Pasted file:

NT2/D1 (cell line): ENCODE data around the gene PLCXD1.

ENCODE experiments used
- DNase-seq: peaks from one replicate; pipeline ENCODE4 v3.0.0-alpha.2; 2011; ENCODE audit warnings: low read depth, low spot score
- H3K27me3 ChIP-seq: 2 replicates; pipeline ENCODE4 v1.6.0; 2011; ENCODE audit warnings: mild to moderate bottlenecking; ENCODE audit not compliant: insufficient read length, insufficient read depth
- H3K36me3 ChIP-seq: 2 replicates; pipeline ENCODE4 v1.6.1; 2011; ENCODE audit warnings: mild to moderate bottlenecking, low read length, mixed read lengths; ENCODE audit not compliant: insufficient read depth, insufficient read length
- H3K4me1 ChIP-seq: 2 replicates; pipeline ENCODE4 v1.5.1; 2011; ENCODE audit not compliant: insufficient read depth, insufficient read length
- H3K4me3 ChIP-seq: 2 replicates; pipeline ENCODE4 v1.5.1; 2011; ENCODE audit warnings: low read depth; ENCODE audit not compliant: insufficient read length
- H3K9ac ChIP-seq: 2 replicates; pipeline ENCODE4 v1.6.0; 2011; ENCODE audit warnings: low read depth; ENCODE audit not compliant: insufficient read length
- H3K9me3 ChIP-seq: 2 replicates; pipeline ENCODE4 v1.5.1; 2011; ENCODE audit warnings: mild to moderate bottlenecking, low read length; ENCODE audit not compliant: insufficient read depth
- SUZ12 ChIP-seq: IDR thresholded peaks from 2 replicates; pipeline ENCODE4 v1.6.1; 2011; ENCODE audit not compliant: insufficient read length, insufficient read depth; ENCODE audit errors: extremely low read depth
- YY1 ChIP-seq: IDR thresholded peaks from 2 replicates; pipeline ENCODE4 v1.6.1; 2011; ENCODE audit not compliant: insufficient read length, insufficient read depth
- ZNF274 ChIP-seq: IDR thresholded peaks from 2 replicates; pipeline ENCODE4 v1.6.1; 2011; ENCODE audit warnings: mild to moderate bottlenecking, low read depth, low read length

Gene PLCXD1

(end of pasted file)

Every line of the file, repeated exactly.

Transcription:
NT2/D1 (cell line): ENCODE data around the gene PLCXD1.

ENCODE experiments used
- DNase-seq: peaks from one replicate; pipeline ENCODE4 v3.0.0-alpha.2; 2011; ENCODE audit warnings: low read depth, low spot score
- H3K27me3 ChIP-seq: 2 replicates; pipeline ENCODE4 v1.6.0; 2011; ENCODE audit warnings: mild to moderate bottlenecking; ENCODE audit not compliant: insufficient read length, insufficient read depth
- H3K36me3 ChIP-seq: 2 replicates; pipeline ENCODE4 v1.6.1; 2011; ENCODE audit warnings: mild to moderate bottlenecking, low read length, mixed read lengths; ENCODE audit not compliant: insufficient read depth, insufficient read length
- H3K4me1 ChIP-seq: 2 replicates; pipeline ENCODE4 v1.5.1; 2011; ENCODE audit not compliant: insufficient read depth, insufficient read length
- H3K4me3 ChIP-seq: 2 replicates; pipeline ENCODE4 v1.5.1; 2011; ENCODE audit warnings: low read depth; ENCODE audit not compliant: insufficient read length
- H3K9ac ChIP-seq: 2 replicates; pipeline ENCODE4 v1.6.0; 2011; ENCODE audit warnings: low read depth; ENCODE audit not compliant: insufficient read length
- H3K9me3 ChIP-seq: 2 replicates; pipeline ENCODE4 v1.5.1; 2011; ENCODE audit warnings: mild to moderate bottlenecking, low read length; ENCODE audit not compliant: insufficient read depth
- SUZ12 ChIP-seq: IDR thresholded peaks from 2 replicates; pipeline ENCODE4 v1.6.1; 2011; ENCODE audit not compliant: insufficient read length, insufficient read depth; ENCODE audit errors: extremely low read depth
- YY1 ChIP-seq: IDR thresholded peaks from 2 replicates; pipeline ENCODE4 v1.6.1; 2011; ENCODE audit not compliant: insufficient read length, insufficient read depth
- ZNF274 ChIP-seq: IDR thresholded peaks from 2 replicates; pipeline ENCODE4 v1.6.1; 2011; ENCODE audit warnings: mild to moderate bottlenecking, low read depth, low read length

Gene PLCXD1